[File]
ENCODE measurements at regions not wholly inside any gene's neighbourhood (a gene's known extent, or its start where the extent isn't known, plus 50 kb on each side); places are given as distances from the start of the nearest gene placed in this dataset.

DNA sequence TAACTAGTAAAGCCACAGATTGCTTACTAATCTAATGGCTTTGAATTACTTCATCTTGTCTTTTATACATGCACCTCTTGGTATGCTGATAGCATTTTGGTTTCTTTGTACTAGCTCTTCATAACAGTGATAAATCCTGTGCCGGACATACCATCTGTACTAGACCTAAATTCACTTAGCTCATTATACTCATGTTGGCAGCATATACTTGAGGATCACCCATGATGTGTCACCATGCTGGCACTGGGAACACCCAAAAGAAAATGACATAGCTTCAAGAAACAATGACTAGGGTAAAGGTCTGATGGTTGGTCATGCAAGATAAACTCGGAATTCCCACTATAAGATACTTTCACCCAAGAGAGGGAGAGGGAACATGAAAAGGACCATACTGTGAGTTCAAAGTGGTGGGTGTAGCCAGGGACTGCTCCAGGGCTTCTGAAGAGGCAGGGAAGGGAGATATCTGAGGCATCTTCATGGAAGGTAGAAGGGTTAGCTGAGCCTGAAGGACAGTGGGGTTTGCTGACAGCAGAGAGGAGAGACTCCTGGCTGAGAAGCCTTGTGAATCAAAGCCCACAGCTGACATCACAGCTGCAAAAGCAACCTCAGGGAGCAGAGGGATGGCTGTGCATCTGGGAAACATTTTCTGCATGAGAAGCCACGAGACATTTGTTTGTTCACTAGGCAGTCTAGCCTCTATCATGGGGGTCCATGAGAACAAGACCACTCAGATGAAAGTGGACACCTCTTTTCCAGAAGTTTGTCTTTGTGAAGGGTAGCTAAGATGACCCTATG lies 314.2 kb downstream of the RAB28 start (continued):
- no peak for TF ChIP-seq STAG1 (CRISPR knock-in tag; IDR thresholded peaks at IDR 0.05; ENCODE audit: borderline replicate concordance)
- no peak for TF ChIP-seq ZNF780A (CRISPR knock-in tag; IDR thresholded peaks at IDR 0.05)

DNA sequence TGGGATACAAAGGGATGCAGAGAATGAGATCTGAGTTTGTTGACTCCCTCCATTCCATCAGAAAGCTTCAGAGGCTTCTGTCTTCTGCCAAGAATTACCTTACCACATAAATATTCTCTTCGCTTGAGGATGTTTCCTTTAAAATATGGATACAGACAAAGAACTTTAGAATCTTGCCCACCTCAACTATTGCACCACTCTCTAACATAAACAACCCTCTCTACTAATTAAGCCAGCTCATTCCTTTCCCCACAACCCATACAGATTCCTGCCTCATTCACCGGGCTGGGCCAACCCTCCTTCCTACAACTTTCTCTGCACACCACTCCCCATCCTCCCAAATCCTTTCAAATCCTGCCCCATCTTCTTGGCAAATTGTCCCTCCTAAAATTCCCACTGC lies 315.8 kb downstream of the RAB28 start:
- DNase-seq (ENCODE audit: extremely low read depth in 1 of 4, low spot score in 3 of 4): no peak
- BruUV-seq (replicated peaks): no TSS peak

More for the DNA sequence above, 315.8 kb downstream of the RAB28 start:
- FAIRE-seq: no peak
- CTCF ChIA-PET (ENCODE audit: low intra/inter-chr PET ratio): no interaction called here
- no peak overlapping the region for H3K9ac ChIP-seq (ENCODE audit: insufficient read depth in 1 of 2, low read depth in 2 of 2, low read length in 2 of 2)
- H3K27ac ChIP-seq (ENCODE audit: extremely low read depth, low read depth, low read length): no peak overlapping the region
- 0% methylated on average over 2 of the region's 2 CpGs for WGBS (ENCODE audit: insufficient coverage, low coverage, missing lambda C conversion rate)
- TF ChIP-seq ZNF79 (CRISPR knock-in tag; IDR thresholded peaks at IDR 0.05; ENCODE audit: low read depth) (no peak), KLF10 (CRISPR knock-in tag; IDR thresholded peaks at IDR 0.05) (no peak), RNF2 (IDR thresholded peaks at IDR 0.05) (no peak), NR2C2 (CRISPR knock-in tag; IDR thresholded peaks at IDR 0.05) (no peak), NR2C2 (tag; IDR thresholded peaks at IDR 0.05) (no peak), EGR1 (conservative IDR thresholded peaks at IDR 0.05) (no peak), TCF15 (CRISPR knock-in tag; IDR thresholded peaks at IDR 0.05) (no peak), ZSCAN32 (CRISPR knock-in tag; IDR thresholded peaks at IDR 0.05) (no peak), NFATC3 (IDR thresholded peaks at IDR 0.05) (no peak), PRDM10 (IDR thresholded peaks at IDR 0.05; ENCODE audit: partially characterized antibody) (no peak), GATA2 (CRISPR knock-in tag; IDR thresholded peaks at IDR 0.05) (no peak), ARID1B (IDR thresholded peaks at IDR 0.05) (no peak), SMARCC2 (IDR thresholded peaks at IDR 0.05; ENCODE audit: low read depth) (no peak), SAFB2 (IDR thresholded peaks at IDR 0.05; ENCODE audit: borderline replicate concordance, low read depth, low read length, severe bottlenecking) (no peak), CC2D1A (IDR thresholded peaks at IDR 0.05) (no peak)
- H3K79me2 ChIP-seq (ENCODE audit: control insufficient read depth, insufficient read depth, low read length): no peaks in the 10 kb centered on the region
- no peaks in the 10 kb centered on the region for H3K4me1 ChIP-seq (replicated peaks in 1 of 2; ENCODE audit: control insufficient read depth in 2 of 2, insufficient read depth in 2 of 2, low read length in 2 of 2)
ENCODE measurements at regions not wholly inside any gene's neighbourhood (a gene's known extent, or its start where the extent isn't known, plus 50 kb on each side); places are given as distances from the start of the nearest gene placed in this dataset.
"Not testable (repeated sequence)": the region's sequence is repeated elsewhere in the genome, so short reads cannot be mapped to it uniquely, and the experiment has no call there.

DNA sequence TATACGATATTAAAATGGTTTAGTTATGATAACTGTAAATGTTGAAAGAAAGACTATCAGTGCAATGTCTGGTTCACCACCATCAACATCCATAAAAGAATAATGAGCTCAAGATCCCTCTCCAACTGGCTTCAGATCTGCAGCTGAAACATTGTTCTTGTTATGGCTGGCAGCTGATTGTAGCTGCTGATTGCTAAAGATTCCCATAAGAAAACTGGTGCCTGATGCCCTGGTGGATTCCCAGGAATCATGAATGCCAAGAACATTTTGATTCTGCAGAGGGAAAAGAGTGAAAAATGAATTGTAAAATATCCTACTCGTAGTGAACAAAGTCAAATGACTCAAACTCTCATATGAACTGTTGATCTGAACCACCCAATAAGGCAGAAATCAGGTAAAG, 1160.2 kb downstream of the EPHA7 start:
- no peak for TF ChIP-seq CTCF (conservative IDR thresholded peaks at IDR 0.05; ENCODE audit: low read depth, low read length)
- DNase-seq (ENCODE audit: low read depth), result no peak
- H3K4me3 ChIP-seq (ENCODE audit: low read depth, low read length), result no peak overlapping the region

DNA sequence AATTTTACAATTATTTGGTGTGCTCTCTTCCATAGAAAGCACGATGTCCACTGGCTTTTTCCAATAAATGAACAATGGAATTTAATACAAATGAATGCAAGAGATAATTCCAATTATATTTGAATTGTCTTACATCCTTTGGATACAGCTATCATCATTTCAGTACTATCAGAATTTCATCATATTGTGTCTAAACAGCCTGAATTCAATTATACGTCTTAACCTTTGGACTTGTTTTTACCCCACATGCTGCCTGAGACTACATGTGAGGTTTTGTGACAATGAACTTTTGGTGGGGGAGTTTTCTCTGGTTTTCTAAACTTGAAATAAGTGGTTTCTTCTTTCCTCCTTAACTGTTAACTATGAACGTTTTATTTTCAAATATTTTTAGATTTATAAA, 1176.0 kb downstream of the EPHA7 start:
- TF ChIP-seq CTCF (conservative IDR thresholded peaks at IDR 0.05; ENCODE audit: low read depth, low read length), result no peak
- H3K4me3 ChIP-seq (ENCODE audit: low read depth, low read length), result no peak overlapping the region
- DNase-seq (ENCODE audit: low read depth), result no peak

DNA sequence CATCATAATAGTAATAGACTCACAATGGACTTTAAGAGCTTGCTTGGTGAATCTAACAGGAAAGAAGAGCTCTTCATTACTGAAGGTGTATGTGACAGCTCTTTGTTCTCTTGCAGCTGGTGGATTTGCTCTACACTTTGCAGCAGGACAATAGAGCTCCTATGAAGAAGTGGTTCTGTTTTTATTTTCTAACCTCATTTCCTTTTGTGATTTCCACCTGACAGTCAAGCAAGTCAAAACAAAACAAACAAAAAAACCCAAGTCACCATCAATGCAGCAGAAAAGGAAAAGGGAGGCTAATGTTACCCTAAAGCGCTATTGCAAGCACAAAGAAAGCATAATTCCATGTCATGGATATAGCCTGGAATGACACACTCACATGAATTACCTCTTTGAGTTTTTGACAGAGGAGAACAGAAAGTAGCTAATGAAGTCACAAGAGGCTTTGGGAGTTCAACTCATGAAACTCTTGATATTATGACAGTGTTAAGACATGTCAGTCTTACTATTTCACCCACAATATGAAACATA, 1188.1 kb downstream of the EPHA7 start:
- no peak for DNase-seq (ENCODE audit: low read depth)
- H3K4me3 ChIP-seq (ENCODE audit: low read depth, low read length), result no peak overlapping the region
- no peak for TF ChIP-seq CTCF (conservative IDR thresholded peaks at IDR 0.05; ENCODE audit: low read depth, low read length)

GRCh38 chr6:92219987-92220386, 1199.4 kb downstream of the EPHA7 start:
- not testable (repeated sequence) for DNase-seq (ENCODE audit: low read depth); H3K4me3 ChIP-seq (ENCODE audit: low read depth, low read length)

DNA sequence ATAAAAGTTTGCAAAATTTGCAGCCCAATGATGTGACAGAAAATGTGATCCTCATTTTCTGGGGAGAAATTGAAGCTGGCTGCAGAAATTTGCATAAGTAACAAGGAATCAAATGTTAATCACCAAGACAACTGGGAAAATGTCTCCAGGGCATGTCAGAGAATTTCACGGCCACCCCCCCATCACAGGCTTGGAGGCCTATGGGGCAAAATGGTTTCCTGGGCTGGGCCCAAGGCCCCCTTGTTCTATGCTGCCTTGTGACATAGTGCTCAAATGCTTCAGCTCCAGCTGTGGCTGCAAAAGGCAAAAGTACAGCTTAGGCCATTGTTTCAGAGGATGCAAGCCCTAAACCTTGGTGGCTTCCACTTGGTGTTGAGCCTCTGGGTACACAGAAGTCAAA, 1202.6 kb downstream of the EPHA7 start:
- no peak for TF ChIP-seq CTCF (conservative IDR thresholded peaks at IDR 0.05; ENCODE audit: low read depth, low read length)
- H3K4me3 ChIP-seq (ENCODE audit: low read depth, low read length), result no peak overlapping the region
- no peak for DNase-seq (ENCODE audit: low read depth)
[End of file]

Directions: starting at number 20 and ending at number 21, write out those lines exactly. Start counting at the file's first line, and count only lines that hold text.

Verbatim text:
- no peak for TF ChIP-seq CTCF (conservative IDR thresholded peaks at IDR 0.05; ENCODE audit: low read depth, low read length)
- DNase-seq (ENCODE audit: low read depth), result no peak